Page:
Yeargin Potter Smith is a general contractor of choice for a budding city investing in its downtown.
WITH A REPUTATION FOR RELIABILITY, Yeargin Potter Smith has been selected as general contractor for a hefty list of ambitious projects, including the largest residential apartment complex structure on the west end of growing Greenville, South Carolina. On the other side of town, the company is contractor for a unique, 10-building, mixed-use development. “In a way, we’re building bookends – a gateway to both ends of downtown – even though they’re two totally different projects,” Project Manager Bill Connor says.
Building in the company’s home territory, Yeargin Potter Smith is known for staying on time and on budget – and is poised to take advantage of a blossoming southern city, where the number of building permits underway already has surpassed 2014 – a year that saw the most permit applications in the city’s history.
“Greenville is growing tremendously,” Connor says, adding that an uptick in the economy has prompted growth for major employers, such as BMW and Michelin, which have national headquarters in Greenville.
“There are a lot of young engineers here,” Connor says. “It’s a younger market overall. A revitalized downtown and has brought in a lot of people who want to live and work here.”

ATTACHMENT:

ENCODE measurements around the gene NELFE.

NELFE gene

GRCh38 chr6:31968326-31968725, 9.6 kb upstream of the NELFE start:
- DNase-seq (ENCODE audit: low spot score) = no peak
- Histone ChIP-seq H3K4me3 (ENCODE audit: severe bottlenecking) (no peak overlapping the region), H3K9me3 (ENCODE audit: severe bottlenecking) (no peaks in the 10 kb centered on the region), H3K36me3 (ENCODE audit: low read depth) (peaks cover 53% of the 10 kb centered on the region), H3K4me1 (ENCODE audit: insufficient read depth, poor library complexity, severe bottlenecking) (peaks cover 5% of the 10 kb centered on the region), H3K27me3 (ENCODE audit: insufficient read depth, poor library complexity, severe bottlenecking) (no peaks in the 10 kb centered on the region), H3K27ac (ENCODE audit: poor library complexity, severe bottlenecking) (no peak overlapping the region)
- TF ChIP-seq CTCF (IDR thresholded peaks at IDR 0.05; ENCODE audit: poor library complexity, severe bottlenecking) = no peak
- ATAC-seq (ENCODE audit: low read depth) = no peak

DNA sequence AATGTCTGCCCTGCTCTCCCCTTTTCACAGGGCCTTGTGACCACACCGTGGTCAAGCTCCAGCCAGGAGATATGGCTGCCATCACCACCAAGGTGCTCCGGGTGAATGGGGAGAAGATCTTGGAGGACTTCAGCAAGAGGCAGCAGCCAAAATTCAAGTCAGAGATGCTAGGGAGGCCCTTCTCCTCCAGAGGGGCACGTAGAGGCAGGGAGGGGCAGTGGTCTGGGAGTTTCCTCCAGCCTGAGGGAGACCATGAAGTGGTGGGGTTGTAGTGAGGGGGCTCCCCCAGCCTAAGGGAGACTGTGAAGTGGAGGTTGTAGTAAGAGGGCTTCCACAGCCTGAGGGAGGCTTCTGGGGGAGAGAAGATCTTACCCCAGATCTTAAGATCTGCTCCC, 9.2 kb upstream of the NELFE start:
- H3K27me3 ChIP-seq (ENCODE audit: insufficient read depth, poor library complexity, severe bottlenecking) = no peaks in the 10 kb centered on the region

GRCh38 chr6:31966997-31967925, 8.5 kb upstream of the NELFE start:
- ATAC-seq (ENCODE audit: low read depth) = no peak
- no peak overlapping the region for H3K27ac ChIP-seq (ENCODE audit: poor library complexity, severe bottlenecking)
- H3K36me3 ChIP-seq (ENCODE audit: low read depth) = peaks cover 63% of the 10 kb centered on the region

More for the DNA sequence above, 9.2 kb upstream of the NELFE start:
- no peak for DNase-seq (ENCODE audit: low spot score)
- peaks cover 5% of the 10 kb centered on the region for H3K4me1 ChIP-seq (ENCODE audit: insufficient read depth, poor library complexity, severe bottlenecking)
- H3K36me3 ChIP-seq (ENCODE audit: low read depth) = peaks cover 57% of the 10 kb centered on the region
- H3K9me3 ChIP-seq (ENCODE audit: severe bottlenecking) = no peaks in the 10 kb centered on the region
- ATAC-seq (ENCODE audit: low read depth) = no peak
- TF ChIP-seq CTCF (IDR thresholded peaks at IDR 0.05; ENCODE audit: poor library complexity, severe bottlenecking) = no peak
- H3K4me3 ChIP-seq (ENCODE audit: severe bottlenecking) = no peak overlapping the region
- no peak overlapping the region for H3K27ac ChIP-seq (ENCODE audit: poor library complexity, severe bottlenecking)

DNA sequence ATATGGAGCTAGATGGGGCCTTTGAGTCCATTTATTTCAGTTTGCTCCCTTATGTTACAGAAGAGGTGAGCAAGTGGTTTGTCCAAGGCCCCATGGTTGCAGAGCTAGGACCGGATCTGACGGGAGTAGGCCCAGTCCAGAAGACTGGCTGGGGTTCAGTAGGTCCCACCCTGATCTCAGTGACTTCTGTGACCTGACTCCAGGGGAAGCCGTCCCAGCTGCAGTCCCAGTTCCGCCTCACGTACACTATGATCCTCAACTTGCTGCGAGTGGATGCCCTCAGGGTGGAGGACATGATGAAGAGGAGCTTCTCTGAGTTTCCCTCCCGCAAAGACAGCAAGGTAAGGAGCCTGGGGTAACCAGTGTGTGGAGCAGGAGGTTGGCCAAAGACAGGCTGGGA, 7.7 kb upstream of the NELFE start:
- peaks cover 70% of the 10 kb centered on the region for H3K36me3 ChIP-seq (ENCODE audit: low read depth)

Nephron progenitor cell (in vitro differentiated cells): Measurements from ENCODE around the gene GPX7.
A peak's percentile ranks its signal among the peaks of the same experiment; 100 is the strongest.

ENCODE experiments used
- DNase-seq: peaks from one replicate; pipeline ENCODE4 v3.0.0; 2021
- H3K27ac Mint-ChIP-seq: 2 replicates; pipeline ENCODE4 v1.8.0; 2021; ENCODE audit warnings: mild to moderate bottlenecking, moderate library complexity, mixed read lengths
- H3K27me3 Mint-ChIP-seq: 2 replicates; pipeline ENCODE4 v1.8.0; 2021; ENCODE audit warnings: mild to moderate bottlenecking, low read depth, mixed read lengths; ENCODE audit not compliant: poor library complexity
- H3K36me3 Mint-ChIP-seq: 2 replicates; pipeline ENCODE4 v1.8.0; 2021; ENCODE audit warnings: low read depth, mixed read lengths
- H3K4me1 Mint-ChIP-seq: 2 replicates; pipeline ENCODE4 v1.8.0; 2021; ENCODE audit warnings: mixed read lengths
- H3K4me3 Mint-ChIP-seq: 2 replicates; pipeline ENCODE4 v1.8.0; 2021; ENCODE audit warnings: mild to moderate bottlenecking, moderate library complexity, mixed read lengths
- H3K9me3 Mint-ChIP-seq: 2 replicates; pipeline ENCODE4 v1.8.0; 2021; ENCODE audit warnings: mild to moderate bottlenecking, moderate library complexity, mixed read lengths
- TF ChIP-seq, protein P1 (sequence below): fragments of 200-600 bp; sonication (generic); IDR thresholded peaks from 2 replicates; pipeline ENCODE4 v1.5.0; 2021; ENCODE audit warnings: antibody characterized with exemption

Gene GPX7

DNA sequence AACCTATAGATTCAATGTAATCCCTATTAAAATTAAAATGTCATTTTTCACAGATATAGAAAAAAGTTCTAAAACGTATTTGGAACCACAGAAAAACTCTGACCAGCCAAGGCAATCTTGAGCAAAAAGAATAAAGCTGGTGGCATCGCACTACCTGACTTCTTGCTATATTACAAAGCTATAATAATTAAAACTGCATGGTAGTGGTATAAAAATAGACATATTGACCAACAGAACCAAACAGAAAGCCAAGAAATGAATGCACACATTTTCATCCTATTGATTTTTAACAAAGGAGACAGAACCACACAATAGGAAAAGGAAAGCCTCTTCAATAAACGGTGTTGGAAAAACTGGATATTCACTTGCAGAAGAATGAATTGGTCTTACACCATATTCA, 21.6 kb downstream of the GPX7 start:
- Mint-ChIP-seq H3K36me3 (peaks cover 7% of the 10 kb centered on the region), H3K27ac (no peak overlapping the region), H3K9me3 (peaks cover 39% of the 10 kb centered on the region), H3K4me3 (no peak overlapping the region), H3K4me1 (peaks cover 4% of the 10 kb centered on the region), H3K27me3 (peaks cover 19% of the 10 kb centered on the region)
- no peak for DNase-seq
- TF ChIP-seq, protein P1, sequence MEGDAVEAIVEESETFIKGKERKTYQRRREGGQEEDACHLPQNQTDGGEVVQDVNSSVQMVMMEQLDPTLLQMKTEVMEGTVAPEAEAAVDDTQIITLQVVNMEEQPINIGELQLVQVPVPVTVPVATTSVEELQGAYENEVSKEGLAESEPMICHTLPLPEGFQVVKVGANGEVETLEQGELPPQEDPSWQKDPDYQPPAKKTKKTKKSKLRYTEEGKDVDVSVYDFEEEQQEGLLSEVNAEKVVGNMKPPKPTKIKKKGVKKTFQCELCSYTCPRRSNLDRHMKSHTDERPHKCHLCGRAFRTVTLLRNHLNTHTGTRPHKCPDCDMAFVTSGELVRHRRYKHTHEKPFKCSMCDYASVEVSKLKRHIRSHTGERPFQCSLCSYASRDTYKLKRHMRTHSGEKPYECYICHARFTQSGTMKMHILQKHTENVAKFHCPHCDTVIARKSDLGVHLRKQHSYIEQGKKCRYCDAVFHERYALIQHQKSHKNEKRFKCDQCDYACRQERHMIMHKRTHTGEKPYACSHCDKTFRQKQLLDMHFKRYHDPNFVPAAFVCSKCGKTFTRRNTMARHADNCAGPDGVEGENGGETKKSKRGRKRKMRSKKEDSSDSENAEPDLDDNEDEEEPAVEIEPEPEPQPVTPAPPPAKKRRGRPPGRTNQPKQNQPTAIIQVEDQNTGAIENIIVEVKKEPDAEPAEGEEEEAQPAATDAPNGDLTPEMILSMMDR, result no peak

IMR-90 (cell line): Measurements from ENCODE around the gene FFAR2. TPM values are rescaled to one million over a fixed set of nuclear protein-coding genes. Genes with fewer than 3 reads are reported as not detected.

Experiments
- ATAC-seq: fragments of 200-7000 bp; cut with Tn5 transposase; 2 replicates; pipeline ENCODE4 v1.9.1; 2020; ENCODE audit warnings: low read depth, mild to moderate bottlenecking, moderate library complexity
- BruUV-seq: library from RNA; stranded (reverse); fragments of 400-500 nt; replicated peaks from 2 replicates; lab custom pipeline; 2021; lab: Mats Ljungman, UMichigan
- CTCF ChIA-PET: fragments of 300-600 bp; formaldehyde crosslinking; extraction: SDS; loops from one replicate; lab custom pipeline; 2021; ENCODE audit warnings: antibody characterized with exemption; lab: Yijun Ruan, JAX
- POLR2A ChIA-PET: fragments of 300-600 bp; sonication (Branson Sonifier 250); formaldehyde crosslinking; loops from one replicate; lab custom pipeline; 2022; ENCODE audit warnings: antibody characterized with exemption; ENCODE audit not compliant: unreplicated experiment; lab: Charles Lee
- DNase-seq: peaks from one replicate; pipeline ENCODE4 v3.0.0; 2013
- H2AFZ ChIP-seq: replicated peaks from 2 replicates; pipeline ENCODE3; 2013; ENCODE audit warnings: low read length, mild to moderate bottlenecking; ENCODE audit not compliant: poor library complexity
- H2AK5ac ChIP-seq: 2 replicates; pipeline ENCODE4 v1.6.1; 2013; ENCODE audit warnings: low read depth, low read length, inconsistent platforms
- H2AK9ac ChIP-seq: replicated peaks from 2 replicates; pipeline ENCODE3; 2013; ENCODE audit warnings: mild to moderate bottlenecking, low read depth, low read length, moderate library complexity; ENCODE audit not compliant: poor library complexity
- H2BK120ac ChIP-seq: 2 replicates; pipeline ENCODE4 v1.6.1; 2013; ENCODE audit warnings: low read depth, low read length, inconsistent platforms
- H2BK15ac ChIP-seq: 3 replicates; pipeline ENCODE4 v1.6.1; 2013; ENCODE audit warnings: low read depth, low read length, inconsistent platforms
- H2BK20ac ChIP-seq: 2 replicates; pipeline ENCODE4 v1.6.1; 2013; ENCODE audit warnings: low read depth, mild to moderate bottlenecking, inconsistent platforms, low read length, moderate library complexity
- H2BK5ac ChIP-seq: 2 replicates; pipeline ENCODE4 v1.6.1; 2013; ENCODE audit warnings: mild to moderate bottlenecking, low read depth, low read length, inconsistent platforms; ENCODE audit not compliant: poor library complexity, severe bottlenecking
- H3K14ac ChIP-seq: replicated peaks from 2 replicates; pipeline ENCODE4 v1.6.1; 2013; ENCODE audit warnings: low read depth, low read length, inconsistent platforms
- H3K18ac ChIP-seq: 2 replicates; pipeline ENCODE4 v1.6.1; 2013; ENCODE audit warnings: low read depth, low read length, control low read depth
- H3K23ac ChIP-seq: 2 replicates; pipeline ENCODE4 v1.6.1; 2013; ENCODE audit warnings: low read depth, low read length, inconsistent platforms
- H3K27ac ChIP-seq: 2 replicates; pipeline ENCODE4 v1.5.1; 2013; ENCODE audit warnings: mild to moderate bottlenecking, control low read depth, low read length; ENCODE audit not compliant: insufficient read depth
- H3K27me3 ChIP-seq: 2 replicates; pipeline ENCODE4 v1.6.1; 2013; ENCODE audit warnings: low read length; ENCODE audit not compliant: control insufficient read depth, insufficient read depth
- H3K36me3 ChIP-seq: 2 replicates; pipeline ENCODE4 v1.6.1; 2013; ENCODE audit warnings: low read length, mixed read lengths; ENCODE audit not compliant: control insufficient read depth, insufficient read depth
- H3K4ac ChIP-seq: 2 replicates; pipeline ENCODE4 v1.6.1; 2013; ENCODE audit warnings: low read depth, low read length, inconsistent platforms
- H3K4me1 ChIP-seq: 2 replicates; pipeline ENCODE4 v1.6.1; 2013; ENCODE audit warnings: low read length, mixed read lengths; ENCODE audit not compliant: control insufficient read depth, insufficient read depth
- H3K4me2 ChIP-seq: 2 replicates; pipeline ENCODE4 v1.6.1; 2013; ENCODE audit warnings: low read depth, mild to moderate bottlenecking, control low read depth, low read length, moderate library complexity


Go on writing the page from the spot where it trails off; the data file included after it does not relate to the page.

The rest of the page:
While other locations are looking for ways to breathe new life into older downtowns, Greenville is ahead of the curve – now hosting officials from other cities who want to emulate what has been done in the South Carolina city.
“It’s a really neat downtown now,” he says. “People want to be here, and they want to live here.”
To accommodate, Yeargin Potter Smith is orchestrating swift construction on two key projects: the Link Apartments West End, a 215-unit apartment complex, and Stone and Main, a 10-structure, mixed-use development.
In a first for the area, the owner – Grubb Properties out of Charlotte, North Carolina – and design team have included two stories of underground parking on the complex. Yeargin Potter Smith broke ground on the project in February and is turning over a floor at a time, starting in spring 2016. The structure encompasses about 240,000 square feet in six stories above the parking garage.
Units range from 600 to 1,600 square feet, a lot of one- and two-bedroom apartments ideal for young workers and empty nesters alike. Most also include a balcony.
“With Link, the size of the building will stand out in the part of town it’s going in,” Connor says. “As far as the building itself, on a concrete podium above the parking garage is a pool and clubhouse center.”
A rooftop terrace also will make the complex distinctive in the market, he says.
“It’s going to be one of the larger apartment complex buildings in the city,” he says.
The first floor is mostly amenity space for tenants – a bike center, leasing office, yoga studio and dog-walk park area on one side of the building. Units will feature granite, higher-end cabinets and luxury vinyl floors.